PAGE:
India’s central bank, the Reserve Bank of India (RBI), says that a basic digital central banking model (CBDC) must first be adopted and fully tested to minimize the impact on the country’s monetary policy and banking system. India’s Apex Bank sees several advantages in introducing a digital rupee, including “potential for increasing the efficiency of cross-border payments”.
RBI outlines the benefits of issuing digital currencies and adopting a CBDC with minimal impact
The Reserve Bank of India (RBI) published its “Report on Trend and Progress of Banking in India 2020-21” on Tuesday. The 248-page report includes a section on the central bank’s digital currency.
“A digital central bank currency (CBDC) in its basic form offers a secure, robust and convenient alternative to physical cash”, described the Indian central bank and added: “Depending on various design decisions, it can also take the complex form” of a financial instrument. “The RBI drove away:
Compared to existing forms of money, it can offer users advantages in terms of liquidity, scalability, acceptance, easy transactions with anonymity and faster processing.
The Central Bank of India noted that there were “crucial questions” about the design of a central bank digital currency that needed to be answered before it could be introduced. For example, one question is “whether the CBDC is available for general purpose and retail (CBDC-R) or whether it should be used for wholesale (CBDC-W).”
The RBI emphasized that “in a country like India, the decision on the distribution architecture, ie whether CBDC is issued directly by the central bank or through commercial banks, must be carefully considered.”
Apex Bank notes that assessing the size of the issuance and distribution will help “identify the appropriate underlying technology that is best suited to handling such operations,” said Apex Bank:
Given the dynamic impact on macroeconomic policy-making, it is necessary to first adopt and fully test basic models so that they have minimal impact on monetary policy and the banking system.
In discussing the role of a central bank digital currency in cross-border transactions, the RBI stated that “the introduction of the CBDC has the potential to increase the efficiency of cross-border payments and may represent an alternative to correspondent banks in the future.”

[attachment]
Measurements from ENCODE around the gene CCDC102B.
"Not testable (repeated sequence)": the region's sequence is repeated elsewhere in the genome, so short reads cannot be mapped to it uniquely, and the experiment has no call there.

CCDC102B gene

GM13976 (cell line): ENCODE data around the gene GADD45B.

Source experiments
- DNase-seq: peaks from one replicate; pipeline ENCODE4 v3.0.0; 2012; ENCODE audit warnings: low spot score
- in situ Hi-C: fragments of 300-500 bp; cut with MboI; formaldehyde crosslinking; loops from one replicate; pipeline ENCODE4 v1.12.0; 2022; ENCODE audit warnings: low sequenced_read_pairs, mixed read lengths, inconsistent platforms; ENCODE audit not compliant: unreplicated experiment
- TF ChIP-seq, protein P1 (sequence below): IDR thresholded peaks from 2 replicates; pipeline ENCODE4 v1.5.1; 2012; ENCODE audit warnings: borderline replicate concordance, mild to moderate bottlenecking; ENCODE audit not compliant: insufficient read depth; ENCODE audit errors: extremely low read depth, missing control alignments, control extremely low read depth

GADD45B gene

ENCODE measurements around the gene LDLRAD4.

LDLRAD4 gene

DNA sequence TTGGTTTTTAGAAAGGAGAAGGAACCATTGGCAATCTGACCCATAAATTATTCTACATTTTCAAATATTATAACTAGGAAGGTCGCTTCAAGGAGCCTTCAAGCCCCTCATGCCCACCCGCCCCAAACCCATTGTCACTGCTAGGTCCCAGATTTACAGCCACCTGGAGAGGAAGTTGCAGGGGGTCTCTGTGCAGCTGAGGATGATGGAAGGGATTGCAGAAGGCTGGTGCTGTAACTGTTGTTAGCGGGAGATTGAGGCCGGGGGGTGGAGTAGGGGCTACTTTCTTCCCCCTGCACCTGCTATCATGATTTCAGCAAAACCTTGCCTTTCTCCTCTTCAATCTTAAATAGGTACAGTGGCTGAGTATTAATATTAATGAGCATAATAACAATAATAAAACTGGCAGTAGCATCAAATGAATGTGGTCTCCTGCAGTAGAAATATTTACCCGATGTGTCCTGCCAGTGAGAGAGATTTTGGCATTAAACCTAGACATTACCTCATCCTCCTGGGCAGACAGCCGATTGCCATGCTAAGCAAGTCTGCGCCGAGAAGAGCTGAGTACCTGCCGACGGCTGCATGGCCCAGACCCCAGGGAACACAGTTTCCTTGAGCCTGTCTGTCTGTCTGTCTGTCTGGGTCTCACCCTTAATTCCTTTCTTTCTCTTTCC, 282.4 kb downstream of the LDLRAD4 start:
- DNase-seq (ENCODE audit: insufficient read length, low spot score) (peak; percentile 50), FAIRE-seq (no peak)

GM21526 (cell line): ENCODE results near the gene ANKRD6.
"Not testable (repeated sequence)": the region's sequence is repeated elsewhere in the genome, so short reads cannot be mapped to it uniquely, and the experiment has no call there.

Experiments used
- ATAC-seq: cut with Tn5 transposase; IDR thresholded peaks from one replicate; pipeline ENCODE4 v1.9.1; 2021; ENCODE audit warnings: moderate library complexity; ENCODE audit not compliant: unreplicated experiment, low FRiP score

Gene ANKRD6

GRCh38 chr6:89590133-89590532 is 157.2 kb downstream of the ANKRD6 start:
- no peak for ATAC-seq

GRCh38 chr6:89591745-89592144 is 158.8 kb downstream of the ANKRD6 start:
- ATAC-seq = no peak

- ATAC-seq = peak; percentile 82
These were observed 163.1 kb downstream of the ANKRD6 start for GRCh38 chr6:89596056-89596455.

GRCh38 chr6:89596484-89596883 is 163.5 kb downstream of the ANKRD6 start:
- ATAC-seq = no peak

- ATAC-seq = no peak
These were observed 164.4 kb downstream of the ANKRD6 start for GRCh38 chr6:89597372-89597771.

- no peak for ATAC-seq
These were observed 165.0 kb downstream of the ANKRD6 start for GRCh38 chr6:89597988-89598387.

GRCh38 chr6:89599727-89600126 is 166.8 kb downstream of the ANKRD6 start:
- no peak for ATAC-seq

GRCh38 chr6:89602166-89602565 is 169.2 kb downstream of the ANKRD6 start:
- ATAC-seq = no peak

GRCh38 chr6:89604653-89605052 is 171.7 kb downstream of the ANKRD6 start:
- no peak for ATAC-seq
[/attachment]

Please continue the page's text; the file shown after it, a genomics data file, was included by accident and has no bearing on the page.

India’s advances in payment systems will provide a useful backbone to provide a cutting-edge CBDC to its citizens and financial institutions.
Meanwhile, RBI Governor Shaktikanta Das has repeatedly said that the central bank has serious and grave concerns about the cryptocurrency. At its most recent central board meeting, the RBI called on the Indian government to impose a total ban on cryptocurrency, stating that a partial ban would not work. Still, the government reportedly plans to regulate crypto assets with the Securities and Exchange Board of India (SEBI) as the main regulator.
Tags in this story
central bank digital currency, commercial banks, digital currency introduction, digital rupee, banking system impact, monetary policy impact, indian central bank, indian digital currency, rbi, rbi digital currency, reserve bank of india
What do you think of the RBI’s comments on CBDC? Let us know in the comment section below.
Kevin, a student of Austrian economics, found Bitcoin in 2011 and has been an evangelist ever since. His interests lie in Bitcoin security, open source systems, network effects and the interface between economy and cryptography.
Photo credit: Shutterstock, Pixabay, Wiki Commons
Disclaimer of liability: This article is for informational purposes only. It is not a direct offer or solicitation of an offer to buy or sell, or a recommendation or endorsement for any product, service, or company. Bitcoin.com does not provide investment, tax, legal, or accounting advice. Neither the company nor the author are directly or indirectly responsible for any damage or loss caused or allegedly caused by or in connection with the use of or reliance on the content, goods or services mentioned in this article.